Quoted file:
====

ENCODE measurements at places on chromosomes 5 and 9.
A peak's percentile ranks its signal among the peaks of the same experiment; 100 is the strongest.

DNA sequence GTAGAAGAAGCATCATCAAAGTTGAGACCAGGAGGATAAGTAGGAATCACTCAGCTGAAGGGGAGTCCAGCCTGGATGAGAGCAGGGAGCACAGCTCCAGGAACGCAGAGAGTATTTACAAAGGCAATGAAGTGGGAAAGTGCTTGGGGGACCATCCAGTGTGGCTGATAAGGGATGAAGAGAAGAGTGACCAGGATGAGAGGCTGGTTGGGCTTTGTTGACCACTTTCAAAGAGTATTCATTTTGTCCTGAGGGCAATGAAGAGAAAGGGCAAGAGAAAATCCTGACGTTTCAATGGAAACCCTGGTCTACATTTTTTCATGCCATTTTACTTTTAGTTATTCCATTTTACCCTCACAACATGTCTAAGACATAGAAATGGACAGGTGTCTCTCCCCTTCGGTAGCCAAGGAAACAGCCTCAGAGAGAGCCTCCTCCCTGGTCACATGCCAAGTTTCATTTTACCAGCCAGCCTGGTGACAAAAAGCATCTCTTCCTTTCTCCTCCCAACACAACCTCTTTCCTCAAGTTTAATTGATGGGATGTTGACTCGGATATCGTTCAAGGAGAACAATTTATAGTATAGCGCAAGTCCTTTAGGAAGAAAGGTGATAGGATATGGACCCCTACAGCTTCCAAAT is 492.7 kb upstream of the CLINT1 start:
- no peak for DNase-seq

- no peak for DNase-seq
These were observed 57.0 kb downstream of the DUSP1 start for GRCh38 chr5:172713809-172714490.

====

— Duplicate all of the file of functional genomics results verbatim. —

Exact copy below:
ENCODE measurements at places on chromosomes 5 and 9.
A peak's percentile ranks its signal among the peaks of the same experiment; 100 is the strongest.

DNA sequence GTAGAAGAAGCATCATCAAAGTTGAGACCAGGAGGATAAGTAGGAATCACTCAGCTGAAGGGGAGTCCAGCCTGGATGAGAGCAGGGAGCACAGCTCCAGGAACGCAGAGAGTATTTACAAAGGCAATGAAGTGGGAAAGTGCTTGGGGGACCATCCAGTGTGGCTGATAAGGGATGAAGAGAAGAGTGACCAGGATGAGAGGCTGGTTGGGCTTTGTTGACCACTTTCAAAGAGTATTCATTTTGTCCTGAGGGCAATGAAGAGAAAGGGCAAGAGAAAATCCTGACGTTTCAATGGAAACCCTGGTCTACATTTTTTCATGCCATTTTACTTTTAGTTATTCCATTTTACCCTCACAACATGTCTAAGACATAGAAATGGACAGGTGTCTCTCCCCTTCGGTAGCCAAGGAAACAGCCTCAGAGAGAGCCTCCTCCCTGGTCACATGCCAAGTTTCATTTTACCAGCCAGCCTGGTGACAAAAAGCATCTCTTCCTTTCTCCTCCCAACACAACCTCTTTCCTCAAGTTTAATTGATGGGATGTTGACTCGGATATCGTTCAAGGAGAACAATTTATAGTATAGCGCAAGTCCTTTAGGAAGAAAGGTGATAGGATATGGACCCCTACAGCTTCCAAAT is 492.7 kb upstream of the CLINT1 start:
- no peak for DNase-seq

- no peak for DNase-seq
These were observed 57.0 kb downstream of the DUSP1 start for GRCh38 chr5:172713809-172714490.